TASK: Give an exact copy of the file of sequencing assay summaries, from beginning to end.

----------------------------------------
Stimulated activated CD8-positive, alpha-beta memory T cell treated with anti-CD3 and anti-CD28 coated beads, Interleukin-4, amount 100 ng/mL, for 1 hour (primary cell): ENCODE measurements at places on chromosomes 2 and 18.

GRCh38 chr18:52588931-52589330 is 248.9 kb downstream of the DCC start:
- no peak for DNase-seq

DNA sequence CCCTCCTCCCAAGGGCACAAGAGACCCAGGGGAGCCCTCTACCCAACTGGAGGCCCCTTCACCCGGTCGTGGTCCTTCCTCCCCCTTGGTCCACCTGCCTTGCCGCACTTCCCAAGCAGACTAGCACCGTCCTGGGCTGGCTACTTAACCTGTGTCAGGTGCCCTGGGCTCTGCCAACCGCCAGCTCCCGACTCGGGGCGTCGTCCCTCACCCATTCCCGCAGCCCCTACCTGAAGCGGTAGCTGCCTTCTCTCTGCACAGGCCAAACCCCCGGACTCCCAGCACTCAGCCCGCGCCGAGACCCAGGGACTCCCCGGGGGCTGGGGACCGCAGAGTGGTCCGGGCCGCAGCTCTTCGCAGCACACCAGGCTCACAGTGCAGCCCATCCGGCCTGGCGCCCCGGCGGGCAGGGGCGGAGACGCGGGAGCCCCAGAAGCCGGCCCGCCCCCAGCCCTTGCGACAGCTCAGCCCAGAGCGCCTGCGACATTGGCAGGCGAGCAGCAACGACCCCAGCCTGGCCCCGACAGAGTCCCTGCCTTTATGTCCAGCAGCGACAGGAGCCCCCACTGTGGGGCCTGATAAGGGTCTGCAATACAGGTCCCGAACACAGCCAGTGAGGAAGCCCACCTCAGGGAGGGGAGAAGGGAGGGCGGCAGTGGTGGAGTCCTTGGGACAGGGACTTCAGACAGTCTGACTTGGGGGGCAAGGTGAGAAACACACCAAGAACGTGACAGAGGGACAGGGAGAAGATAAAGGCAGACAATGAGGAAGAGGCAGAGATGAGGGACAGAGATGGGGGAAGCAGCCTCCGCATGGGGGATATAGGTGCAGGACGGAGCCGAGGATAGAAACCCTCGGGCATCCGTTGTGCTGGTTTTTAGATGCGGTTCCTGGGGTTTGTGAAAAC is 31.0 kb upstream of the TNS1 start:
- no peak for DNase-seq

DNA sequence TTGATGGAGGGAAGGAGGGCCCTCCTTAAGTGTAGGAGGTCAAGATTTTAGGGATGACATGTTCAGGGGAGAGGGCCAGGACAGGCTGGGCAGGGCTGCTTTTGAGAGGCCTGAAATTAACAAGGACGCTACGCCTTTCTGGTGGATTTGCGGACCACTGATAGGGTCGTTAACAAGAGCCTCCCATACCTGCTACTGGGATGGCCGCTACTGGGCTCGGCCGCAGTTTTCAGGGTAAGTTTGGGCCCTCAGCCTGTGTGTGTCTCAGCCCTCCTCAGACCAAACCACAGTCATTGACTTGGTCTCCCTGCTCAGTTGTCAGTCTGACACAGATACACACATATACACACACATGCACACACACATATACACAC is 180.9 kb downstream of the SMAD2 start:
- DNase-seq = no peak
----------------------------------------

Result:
Stimulated activated CD8-positive, alpha-beta memory T cell treated with anti-CD3 and anti-CD28 coated beads, Interleukin-4, amount 100 ng/mL, for 1 hour (primary cell): ENCODE measurements at places on chromosomes 2 and 18.

GRCh38 chr18:52588931-52589330 is 248.9 kb downstream of the DCC start:
- no peak for DNase-seq

DNA sequence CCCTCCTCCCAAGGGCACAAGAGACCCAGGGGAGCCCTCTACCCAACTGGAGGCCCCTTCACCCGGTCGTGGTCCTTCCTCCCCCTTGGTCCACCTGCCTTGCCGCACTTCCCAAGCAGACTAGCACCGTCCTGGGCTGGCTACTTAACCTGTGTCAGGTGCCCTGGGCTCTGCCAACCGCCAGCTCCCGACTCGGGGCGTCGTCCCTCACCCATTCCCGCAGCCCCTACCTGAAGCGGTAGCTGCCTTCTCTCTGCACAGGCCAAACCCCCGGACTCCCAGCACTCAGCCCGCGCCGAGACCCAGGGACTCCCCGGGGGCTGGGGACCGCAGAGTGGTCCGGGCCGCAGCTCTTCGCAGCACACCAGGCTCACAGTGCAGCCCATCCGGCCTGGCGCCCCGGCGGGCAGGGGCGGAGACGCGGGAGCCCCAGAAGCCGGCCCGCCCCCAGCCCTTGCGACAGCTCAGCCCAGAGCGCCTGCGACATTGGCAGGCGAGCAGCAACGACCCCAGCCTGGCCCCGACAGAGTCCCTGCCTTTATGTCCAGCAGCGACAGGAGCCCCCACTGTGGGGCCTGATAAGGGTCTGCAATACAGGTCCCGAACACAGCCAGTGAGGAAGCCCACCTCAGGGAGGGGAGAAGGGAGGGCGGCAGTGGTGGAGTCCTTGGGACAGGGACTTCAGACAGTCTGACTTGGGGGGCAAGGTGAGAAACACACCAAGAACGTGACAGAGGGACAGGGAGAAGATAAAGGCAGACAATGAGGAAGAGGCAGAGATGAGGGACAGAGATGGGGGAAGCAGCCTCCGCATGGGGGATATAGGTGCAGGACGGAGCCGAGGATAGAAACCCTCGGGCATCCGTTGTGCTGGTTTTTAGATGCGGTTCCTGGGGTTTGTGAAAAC is 31.0 kb upstream of the TNS1 start:
- no peak for DNase-seq

DNA sequence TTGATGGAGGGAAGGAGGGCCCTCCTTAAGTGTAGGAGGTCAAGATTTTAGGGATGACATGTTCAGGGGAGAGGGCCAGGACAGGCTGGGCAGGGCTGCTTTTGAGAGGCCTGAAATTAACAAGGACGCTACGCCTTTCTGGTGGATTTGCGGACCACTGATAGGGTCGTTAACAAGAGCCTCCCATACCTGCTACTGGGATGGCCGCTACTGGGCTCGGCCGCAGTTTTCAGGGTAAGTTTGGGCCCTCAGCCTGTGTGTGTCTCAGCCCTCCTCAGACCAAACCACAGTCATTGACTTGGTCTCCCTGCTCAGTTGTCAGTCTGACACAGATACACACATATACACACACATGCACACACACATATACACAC is 180.9 kb downstream of the SMAD2 start:
- DNase-seq = no peak